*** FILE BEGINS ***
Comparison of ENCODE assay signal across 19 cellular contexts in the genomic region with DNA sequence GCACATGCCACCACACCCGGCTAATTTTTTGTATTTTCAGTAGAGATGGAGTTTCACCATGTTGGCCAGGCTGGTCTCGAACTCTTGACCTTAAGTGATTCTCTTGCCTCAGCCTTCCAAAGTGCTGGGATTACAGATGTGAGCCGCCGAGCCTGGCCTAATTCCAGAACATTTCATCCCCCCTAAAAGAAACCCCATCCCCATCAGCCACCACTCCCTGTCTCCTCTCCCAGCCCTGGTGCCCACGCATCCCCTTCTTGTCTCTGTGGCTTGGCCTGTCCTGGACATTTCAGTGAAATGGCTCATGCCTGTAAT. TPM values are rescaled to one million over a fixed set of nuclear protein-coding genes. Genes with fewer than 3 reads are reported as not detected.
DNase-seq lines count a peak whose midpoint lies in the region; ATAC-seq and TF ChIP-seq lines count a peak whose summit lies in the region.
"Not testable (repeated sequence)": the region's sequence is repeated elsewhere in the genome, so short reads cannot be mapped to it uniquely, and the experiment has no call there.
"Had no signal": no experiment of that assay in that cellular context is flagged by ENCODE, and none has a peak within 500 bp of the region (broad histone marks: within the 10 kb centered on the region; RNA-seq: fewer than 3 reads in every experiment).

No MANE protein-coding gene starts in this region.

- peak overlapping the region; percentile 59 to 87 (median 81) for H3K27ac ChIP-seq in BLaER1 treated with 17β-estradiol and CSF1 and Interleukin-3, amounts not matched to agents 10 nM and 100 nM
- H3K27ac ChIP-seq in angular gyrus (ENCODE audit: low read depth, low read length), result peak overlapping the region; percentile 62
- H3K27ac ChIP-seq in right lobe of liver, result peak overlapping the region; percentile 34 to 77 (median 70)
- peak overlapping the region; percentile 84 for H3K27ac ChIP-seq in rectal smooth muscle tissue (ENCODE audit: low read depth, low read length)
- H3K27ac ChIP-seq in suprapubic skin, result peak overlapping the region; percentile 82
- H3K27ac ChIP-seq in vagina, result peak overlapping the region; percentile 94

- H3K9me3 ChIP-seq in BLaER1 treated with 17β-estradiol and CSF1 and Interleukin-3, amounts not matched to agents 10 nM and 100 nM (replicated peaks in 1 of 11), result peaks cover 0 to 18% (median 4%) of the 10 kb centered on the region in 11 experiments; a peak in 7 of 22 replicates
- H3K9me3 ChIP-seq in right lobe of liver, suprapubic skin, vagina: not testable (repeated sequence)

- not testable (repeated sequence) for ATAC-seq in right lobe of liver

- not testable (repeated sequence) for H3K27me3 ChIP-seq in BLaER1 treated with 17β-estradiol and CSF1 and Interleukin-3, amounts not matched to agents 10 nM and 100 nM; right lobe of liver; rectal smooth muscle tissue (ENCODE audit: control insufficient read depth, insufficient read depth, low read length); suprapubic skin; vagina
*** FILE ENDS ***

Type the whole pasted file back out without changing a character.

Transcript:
Comparison of ENCODE assay signal across 19 cellular contexts in the genomic region with DNA sequence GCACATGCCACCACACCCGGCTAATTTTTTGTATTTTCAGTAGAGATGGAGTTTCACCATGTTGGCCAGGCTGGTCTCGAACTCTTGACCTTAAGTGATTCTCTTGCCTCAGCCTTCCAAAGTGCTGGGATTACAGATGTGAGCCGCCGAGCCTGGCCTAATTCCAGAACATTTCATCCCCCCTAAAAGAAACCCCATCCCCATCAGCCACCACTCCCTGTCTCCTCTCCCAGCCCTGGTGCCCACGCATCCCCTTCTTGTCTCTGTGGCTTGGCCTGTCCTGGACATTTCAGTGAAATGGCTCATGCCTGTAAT. TPM values are rescaled to one million over a fixed set of nuclear protein-coding genes. Genes with fewer than 3 reads are reported as not detected.
DNase-seq lines count a peak whose midpoint lies in the region; ATAC-seq and TF ChIP-seq lines count a peak whose summit lies in the region.
"Not testable (repeated sequence)": the region's sequence is repeated elsewhere in the genome, so short reads cannot be mapped to it uniquely, and the experiment has no call there.
"Had no signal": no experiment of that assay in that cellular context is flagged by ENCODE, and none has a peak within 500 bp of the region (broad histone marks: within the 10 kb centered on the region; RNA-seq: fewer than 3 reads in every experiment).

No MANE protein-coding gene starts in this region.

- peak overlapping the region; percentile 59 to 87 (median 81) for H3K27ac ChIP-seq in BLaER1 treated with 17β-estradiol and CSF1 and Interleukin-3, amounts not matched to agents 10 nM and 100 nM
- H3K27ac ChIP-seq in angular gyrus (ENCODE audit: low read depth, low read length), result peak overlapping the region; percentile 62
- H3K27ac ChIP-seq in right lobe of liver, result peak overlapping the region; percentile 34 to 77 (median 70)
- peak overlapping the region; percentile 84 for H3K27ac ChIP-seq in rectal smooth muscle tissue (ENCODE audit: low read depth, low read length)
- H3K27ac ChIP-seq in suprapubic skin, result peak overlapping the region; percentile 82
- H3K27ac ChIP-seq in vagina, result peak overlapping the region; percentile 94

- H3K9me3 ChIP-seq in BLaER1 treated with 17β-estradiol and CSF1 and Interleukin-3, amounts not matched to agents 10 nM and 100 nM (replicated peaks in 1 of 11), result peaks cover 0 to 18% (median 4%) of the 10 kb centered on the region in 11 experiments; a peak in 7 of 22 replicates
- H3K9me3 ChIP-seq in right lobe of liver, suprapubic skin, vagina: not testable (repeated sequence)

- not testable (repeated sequence) for ATAC-seq in right lobe of liver

- not testable (repeated sequence) for H3K27me3 ChIP-seq in BLaER1 treated with 17β-estradiol and CSF1 and Interleukin-3, amounts not matched to agents 10 nM and 100 nM; right lobe of liver; rectal smooth muscle tissue (ENCODE audit: control insufficient read depth, insufficient read depth, low read length); suprapubic skin; vagina